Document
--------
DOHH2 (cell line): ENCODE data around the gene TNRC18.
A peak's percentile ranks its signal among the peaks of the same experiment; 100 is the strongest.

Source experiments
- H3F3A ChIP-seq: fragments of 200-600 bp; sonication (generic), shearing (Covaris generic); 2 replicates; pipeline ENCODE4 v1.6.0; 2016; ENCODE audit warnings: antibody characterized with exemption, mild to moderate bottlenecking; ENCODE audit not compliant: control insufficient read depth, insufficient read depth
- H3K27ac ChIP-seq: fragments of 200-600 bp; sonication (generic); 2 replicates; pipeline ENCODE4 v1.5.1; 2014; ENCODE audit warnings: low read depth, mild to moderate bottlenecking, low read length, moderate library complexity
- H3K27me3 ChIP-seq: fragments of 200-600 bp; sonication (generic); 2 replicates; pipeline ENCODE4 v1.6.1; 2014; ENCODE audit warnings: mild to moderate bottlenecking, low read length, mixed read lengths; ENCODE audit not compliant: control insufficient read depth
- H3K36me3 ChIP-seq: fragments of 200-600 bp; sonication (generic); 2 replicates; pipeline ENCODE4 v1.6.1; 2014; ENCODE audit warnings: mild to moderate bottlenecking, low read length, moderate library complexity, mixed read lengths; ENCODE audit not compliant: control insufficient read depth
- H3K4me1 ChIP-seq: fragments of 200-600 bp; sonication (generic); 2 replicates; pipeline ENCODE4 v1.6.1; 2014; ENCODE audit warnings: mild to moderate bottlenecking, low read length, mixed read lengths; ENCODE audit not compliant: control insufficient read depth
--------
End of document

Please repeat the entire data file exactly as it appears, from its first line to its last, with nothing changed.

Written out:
DOHH2 (cell line): ENCODE data around the gene TNRC18.
A peak's percentile ranks its signal among the peaks of the same experiment; 100 is the strongest.

Source experiments
- H3F3A ChIP-seq: fragments of 200-600 bp; sonication (generic), shearing (Covaris generic); 2 replicates; pipeline ENCODE4 v1.6.0; 2016; ENCODE audit warnings: antibody characterized with exemption, mild to moderate bottlenecking; ENCODE audit not compliant: control insufficient read depth, insufficient read depth
- H3K27ac ChIP-seq: fragments of 200-600 bp; sonication (generic); 2 replicates; pipeline ENCODE4 v1.5.1; 2014; ENCODE audit warnings: low read depth, mild to moderate bottlenecking, low read length, moderate library complexity
- H3K27me3 ChIP-seq: fragments of 200-600 bp; sonication (generic); 2 replicates; pipeline ENCODE4 v1.6.1; 2014; ENCODE audit warnings: mild to moderate bottlenecking, low read length, mixed read lengths; ENCODE audit not compliant: control insufficient read depth
- H3K36me3 ChIP-seq: fragments of 200-600 bp; sonication (generic); 2 replicates; pipeline ENCODE4 v1.6.1; 2014; ENCODE audit warnings: mild to moderate bottlenecking, low read length, moderate library complexity, mixed read lengths; ENCODE audit not compliant: control insufficient read depth
- H3K4me1 ChIP-seq: fragments of 200-600 bp; sonication (generic); 2 replicates; pipeline ENCODE4 v1.6.1; 2014; ENCODE audit warnings: mild to moderate bottlenecking, low read length, mixed read lengths; ENCODE audit not compliant: control insufficient read depth